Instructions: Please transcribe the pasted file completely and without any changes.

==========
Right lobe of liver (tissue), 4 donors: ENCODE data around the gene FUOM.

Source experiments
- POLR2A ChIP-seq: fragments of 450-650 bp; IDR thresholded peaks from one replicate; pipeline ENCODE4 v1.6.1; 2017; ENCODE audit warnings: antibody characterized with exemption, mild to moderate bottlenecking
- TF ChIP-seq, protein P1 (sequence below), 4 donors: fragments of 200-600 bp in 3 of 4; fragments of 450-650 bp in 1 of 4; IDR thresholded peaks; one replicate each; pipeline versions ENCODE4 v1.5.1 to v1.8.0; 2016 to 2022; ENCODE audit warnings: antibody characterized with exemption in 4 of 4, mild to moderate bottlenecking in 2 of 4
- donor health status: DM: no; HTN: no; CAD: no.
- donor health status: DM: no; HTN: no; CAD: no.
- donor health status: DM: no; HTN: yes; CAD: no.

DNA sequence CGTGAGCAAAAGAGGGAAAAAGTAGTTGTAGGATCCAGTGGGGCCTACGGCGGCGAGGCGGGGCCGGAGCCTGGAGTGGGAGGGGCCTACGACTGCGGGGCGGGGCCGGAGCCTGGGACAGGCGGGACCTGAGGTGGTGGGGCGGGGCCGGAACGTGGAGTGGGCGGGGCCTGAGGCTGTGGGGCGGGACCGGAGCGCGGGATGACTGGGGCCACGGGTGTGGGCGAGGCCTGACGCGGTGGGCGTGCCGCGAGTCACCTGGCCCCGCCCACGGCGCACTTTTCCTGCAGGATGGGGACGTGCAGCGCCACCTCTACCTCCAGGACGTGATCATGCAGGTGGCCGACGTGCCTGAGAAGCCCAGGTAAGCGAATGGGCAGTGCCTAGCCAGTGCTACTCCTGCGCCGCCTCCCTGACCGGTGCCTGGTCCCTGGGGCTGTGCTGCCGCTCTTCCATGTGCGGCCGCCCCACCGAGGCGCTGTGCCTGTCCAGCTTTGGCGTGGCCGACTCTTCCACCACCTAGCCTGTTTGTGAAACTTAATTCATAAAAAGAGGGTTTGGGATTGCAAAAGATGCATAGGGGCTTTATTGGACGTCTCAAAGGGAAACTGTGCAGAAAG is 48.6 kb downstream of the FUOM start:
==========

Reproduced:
Right lobe of liver (tissue), 4 donors: ENCODE data around the gene FUOM.

Source experiments
- POLR2A ChIP-seq: fragments of 450-650 bp; IDR thresholded peaks from one replicate; pipeline ENCODE4 v1.6.1; 2017; ENCODE audit warnings: antibody characterized with exemption, mild to moderate bottlenecking
- TF ChIP-seq, protein P1 (sequence below), 4 donors: fragments of 200-600 bp in 3 of 4; fragments of 450-650 bp in 1 of 4; IDR thresholded peaks; one replicate each; pipeline versions ENCODE4 v1.5.1 to v1.8.0; 2016 to 2022; ENCODE audit warnings: antibody characterized with exemption in 4 of 4, mild to moderate bottlenecking in 2 of 4
- donor health status: DM: no; HTN: no; CAD: no.
- donor health status: DM: no; HTN: no; CAD: no.
- donor health status: DM: no; HTN: yes; CAD: no.

DNA sequence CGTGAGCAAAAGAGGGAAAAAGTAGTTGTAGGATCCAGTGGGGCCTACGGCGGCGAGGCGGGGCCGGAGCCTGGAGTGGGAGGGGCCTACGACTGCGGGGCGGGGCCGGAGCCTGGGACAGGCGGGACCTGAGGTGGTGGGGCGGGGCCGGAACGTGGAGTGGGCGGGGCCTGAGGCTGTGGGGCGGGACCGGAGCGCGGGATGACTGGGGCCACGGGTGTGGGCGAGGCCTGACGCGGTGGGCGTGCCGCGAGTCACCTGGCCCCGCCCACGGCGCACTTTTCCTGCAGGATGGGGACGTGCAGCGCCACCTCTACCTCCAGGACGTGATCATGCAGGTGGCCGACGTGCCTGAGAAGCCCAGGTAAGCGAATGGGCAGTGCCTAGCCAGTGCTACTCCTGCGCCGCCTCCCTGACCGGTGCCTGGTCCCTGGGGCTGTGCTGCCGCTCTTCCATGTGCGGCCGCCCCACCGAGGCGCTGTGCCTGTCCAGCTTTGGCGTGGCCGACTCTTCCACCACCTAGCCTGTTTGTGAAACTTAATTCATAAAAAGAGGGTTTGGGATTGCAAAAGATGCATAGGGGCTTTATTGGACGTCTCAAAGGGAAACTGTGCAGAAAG is 48.6 kb downstream of the FUOM start: